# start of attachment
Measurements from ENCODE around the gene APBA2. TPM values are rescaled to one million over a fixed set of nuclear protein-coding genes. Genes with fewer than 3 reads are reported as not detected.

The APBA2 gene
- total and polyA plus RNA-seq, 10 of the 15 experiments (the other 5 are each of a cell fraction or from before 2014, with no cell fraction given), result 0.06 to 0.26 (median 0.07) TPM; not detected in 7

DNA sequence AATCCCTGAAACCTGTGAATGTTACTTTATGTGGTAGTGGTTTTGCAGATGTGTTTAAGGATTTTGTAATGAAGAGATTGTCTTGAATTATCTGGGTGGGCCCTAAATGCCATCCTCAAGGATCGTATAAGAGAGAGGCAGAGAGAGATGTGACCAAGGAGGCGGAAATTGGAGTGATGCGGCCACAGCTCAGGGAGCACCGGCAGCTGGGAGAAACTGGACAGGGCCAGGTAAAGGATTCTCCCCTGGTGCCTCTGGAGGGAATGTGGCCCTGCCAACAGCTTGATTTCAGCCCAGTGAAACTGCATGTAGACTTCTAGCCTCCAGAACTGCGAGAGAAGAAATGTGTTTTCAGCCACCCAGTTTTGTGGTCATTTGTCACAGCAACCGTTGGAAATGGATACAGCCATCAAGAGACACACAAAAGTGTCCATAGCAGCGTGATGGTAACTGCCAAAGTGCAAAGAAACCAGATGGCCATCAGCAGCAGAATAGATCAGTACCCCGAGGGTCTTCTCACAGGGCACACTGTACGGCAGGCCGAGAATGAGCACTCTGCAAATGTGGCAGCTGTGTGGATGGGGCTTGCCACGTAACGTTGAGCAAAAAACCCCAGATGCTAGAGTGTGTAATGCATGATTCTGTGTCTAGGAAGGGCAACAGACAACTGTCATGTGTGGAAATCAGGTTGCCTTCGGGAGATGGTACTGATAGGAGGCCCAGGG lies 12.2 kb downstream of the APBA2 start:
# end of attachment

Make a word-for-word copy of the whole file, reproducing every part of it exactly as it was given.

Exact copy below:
Measurements from ENCODE around the gene APBA2. TPM values are rescaled to one million over a fixed set of nuclear protein-coding genes. Genes with fewer than 3 reads are reported as not detected.

The APBA2 gene
- total and polyA plus RNA-seq, 10 of the 15 experiments (the other 5 are each of a cell fraction or from before 2014, with no cell fraction given), result 0.06 to 0.26 (median 0.07) TPM; not detected in 7

DNA sequence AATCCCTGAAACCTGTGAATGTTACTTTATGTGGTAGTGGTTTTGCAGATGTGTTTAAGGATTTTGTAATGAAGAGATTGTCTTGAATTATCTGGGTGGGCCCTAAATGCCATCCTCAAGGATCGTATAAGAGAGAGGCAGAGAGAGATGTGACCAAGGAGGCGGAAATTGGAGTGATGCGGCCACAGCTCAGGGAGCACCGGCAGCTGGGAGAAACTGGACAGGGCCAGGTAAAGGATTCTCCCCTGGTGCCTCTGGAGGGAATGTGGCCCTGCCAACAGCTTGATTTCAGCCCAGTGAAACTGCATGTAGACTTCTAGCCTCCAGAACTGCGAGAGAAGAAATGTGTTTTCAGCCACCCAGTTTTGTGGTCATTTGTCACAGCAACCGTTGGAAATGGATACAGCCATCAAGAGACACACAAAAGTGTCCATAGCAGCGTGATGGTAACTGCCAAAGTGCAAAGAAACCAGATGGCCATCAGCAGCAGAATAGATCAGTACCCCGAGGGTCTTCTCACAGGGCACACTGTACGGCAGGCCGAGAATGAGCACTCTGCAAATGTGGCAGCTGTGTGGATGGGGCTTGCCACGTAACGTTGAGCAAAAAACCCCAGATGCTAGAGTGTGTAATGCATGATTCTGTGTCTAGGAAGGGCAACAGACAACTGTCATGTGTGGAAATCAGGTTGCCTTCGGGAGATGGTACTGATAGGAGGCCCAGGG lies 12.2 kb downstream of the APBA2 start: